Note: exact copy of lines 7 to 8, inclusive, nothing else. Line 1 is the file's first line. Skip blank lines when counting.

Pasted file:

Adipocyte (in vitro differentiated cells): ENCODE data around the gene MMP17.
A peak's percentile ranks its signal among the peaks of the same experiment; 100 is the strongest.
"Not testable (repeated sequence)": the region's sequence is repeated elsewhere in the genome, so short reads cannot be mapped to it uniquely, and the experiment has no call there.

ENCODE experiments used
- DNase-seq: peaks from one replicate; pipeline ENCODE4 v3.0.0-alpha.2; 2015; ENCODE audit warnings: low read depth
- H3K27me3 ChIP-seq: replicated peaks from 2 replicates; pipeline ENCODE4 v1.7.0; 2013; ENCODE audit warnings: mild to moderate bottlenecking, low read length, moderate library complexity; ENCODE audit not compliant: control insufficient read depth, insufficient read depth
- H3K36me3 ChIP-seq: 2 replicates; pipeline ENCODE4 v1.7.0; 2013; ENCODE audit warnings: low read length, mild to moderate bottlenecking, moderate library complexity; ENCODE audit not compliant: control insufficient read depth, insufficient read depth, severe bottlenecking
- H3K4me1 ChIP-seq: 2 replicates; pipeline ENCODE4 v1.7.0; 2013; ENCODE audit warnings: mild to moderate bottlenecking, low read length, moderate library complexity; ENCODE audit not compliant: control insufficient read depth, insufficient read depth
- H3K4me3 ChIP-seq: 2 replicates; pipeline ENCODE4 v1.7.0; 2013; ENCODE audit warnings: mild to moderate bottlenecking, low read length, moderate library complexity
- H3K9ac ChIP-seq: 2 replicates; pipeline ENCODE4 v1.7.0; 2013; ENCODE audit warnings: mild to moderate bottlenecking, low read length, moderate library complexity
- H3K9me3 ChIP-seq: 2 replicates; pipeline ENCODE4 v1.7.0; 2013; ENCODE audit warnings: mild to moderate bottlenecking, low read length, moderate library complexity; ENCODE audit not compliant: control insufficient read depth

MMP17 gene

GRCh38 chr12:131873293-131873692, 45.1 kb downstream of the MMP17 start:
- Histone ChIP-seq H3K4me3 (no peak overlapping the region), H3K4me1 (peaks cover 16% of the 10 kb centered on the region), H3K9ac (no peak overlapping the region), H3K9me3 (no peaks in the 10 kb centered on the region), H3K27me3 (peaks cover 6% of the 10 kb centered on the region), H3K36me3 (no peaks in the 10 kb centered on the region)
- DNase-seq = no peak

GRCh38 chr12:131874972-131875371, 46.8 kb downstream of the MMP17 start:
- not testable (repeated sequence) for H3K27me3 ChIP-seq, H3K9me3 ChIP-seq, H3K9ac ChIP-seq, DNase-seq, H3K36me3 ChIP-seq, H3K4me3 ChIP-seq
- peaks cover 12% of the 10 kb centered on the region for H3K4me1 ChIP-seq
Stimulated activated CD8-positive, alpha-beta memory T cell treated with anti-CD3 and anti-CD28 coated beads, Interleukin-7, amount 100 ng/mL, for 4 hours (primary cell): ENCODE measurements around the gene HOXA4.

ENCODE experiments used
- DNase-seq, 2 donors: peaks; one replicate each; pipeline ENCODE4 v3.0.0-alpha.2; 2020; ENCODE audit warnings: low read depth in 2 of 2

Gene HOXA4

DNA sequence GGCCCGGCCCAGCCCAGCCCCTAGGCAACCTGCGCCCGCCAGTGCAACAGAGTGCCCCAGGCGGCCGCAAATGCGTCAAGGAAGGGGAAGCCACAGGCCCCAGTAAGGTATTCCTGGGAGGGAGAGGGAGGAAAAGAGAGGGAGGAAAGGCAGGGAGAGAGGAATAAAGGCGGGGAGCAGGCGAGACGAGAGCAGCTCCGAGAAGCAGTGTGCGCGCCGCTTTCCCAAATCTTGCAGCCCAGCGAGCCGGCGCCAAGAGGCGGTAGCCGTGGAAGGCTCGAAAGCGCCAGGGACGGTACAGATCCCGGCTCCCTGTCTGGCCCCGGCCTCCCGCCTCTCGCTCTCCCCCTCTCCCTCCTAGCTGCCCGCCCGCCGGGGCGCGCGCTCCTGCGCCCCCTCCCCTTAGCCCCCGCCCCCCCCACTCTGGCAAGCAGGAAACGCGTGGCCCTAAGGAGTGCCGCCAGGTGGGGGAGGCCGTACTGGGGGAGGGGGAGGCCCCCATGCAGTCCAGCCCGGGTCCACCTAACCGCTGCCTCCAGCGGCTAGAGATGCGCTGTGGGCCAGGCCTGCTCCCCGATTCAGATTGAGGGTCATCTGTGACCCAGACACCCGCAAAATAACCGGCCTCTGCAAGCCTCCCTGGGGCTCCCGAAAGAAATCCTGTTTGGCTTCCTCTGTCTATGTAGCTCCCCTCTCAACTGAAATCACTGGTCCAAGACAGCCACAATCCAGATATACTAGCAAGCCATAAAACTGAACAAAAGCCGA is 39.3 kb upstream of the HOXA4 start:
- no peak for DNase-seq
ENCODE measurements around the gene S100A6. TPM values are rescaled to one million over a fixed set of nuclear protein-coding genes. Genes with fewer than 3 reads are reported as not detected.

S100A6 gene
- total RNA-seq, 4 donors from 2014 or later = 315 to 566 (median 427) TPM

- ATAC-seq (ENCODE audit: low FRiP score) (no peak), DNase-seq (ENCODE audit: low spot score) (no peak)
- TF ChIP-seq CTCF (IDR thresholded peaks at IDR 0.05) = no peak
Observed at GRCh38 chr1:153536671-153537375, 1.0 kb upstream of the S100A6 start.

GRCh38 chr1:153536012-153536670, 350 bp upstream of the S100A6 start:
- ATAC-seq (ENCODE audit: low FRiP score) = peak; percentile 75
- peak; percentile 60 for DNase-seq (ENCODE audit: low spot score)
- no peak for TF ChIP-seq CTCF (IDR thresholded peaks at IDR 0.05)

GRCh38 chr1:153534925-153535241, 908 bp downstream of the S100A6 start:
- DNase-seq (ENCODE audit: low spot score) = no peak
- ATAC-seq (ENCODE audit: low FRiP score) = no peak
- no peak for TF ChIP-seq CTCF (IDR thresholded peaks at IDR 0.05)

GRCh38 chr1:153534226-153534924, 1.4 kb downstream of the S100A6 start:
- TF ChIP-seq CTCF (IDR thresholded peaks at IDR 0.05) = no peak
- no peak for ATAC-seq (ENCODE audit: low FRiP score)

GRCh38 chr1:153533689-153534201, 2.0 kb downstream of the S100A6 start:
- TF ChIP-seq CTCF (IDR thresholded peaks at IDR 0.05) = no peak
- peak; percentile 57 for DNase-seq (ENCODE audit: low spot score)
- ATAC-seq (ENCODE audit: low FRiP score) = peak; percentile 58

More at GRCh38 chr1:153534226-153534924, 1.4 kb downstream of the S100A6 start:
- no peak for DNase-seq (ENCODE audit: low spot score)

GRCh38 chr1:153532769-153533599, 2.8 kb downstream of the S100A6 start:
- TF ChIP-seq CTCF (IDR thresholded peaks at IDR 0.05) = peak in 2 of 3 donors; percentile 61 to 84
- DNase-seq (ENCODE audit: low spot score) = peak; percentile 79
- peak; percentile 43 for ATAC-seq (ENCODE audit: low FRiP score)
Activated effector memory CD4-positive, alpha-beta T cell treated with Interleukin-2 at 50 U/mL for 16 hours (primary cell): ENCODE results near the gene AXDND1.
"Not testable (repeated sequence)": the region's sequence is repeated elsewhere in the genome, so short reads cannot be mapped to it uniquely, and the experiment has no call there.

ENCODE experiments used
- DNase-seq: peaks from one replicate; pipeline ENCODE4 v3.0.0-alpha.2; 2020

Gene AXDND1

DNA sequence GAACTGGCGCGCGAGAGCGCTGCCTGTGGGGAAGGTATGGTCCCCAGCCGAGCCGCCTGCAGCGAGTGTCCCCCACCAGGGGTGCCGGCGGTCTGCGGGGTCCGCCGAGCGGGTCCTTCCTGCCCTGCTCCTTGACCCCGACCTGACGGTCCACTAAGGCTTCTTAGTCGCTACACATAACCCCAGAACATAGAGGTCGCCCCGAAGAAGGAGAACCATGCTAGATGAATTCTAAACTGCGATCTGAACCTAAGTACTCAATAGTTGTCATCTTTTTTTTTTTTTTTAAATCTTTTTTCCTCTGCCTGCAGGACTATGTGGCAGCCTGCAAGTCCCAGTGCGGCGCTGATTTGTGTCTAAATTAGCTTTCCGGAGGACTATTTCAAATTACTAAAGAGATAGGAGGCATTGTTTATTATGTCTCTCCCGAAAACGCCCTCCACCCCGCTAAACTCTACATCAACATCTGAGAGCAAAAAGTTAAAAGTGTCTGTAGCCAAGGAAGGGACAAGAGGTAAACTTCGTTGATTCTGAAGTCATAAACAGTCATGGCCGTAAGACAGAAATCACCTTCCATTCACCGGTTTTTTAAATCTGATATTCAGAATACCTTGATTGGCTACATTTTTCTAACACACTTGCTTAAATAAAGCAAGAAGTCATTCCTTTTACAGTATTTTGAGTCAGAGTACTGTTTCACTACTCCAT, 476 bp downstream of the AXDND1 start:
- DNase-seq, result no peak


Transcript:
- H3K36me3 ChIP-seq: 2 replicates; pipeline ENCODE4 v1.7.0; 2013; ENCODE audit warnings: low read length, mild to moderate bottlenecking, moderate library complexity; ENCODE audit not compliant: control insufficient read depth, insufficient read depth, severe bottlenecking
- H3K4me1 ChIP-seq: 2 replicates; pipeline ENCODE4 v1.7.0; 2013; ENCODE audit warnings: mild to moderate bottlenecking, low read length, moderate library complexity; ENCODE audit not compliant: control insufficient read depth, insufficient read depth